Home > LGBT - Media > Community responses to Tahkik episode on Homosexuality

Community responses to Tahkik episode on Homosexuality


Beirut, (Raynbow Media Monitor) – Lebanon’s MTV screened a documentary on Homosexuality in Lebanon on Nov. 3rd, 2010

You can watch the full episodes here. Judge for yourself and leave you comments below.

The first response from the Lebanese blogosphere came from activist Georges Azzi. In his “Tahkik” on MTV he wrote: “Watching the show tonight on MTV, I felt like being on a rollercoaster, every interesting message or scene was followed by a meaningless and useless one!”. He went on to list the “good” and “bad & frustrating” moments of the show.

Beirut-Boy Blog expressed their disappointment and presented a detailed run down of the content with their own commentary. Read MTV’s “Homosexuality in Lebanon”: Hot Mess with a Nice Ending

On The Rainbow Experience Karim N. started off by “This show was disturbing and off topic.” The only positive aspect about Tahkik in his opinion was “a gay man, a transgendered woman and a gay couple talked on national TV”. Karim ends his post by thanking the Lebanese LGBT Media Monitor for actively engaging and mobilizing the community on Twitter and Facebook.

Lebanon Rebel Blog comments on the three recent TV shows on homosexuality. “Zaven’s episode of Sire we nfata7it is a disgrace… Ta7kik is well done, mostly when it comes to testimonies by homosexuals but otherwise, the opinions of these doctors aren’t quite so good… my personal favorite is ta7ta ta2ilat el mas2ouliya”.  She talks about same-sex marriage and how she might be planning to do so in on eof the countries that allows it. I agree that it is not a “fantasy” anymore. I Personally know a handful of same-sex marriages among Lebanese and few planned for this coming season.

One of Raynbow’s volunteers commented on the show in لبنان MTV خرافات وحقائق! تحقيق, an Arabic article that we published today.

The LGBT community was divided in how individuals viewed the show and its impact on the LGBT movement. This was clearly reflected in comments tweeted or left on our Facebook page.

It was the first time, gay cruising in Lebanon was fully exposed. They went to cruising areas, a lesbian bar, and even logged onto a gay meeting site, Manjam. They searched for “Lebanese men” on the gay social site. To their surprise they found 10043 Lebanese gay man online! The figure appears shocking at first, but with a population of 4 million, you expect 400,000 to be homosexual and 200,000 to be gay (Following the 10% rule, even though one study from the nineties, showed that about 20% of Lebanese men had an orgasm at least once with another man). Using simple calculation, about 5% of Lebanese gay men were online at that moment. It is believable! As the Lebanese LGBT media Monitor puts it:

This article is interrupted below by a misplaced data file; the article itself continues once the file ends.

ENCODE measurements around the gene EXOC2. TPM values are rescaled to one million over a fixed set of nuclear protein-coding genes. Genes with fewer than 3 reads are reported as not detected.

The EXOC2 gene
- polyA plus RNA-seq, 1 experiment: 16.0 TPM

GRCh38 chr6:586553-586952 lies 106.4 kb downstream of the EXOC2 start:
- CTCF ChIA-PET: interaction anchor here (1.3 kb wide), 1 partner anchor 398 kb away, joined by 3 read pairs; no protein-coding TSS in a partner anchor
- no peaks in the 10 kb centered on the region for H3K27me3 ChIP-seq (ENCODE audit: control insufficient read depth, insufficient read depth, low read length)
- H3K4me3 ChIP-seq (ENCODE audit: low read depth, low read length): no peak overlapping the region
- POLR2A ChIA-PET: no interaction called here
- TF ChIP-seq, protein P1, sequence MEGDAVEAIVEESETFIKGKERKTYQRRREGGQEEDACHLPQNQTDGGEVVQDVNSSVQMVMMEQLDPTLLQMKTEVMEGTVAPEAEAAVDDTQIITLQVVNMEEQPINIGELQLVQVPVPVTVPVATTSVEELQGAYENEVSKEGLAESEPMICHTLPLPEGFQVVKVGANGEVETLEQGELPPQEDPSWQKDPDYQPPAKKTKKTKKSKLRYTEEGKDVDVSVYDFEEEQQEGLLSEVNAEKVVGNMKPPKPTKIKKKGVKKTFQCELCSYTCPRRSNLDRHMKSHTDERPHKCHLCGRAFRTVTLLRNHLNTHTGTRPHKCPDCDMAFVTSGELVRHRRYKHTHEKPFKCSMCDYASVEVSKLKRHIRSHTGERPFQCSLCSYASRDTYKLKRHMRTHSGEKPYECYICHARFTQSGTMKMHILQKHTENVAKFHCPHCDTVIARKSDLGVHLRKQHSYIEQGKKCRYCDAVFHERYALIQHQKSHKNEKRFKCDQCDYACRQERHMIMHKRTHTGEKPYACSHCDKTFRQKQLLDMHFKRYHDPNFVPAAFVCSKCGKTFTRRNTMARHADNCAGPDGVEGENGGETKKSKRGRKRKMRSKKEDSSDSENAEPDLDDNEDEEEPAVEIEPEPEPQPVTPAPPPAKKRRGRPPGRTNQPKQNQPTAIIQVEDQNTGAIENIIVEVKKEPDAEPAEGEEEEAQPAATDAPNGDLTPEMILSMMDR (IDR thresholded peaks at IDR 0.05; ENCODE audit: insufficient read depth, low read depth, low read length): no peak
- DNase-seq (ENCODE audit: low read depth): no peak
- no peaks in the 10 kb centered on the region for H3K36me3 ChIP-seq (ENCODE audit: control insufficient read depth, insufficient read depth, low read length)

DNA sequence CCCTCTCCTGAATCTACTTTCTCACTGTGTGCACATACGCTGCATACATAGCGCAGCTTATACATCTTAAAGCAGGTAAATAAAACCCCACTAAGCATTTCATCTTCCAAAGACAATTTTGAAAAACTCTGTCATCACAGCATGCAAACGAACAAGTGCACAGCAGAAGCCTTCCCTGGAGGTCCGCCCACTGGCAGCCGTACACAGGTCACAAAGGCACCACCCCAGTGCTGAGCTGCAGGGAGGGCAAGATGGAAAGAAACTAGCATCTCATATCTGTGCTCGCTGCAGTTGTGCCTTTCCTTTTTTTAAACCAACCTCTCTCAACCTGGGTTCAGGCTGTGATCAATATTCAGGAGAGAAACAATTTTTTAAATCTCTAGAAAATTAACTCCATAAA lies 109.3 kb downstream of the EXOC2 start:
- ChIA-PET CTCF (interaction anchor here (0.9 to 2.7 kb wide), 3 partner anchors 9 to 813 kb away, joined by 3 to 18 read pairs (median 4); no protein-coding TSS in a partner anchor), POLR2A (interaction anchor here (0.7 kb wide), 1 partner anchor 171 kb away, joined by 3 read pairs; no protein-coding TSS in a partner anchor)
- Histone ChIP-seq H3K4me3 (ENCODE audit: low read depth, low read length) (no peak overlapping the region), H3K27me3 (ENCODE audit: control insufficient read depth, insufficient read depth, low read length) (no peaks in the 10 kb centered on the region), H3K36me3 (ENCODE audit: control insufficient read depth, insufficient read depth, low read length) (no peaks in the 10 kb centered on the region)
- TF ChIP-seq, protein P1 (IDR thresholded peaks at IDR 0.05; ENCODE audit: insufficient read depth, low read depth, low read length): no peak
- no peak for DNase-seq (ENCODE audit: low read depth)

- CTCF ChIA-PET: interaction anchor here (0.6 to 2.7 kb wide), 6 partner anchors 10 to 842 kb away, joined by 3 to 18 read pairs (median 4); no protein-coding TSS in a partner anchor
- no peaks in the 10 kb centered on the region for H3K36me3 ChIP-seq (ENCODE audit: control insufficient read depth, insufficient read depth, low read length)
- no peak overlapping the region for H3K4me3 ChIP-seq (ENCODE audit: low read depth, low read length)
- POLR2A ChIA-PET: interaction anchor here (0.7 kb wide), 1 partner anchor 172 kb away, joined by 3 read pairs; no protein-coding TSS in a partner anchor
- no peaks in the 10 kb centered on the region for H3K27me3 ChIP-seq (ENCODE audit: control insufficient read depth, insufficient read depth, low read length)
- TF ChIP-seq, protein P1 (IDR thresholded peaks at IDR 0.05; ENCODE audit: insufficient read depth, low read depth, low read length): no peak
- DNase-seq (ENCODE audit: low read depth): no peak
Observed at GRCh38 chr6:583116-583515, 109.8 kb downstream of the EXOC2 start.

“‎10043 gay Lebanese men were online on Manjam in MTV Lebanon‘s documentary. Add those offline, then multiply by 2 to account for lesbians & you get a VOTING and BUYING power that politicians must start taking into account.”

Regardless of the controversy, no one can dismiss the “happy ending” with the presenter’s closing comments:

“Is homophobia justified? This rejection by society and family brings deep suffering to those people, making them feel rejected and marginalized, leading for some teenagers to commit suicide and for others to boast their sexuality. Isn’t it time to amend the Lebanese law which regards homosexuality as crime punishable by law, especially considering that in any family there might be a gay person. So do we reject a brother? Do we get disgusted by a sister? Do we ignore a friend? Do we kill a neighbor, just because their sexual orientation is different from ours, and the way they feel towards others is different from our feelings?”

Will this “Happy Ending” make the community forgive the presenter for the false medical information strongly propagated through her show, or the detailed focus on usually “undercover” social meeting areas and facilities?!

Raynbow founder,

Advertisements
  1. No comments yet.
  1. No trackbacks yet.

Leave a Reply

Fill in your details below or click an icon to log in:

WordPress.com Logo

You are commenting using your WordPress.com account. Log Out / Change )

Twitter picture

You are commenting using your Twitter account. Log Out / Change )

Facebook photo

You are commenting using your Facebook account. Log Out / Change )

Google+ photo

You are commenting using your Google+ account. Log Out / Change )

Connecting to %s

%d bloggers like this: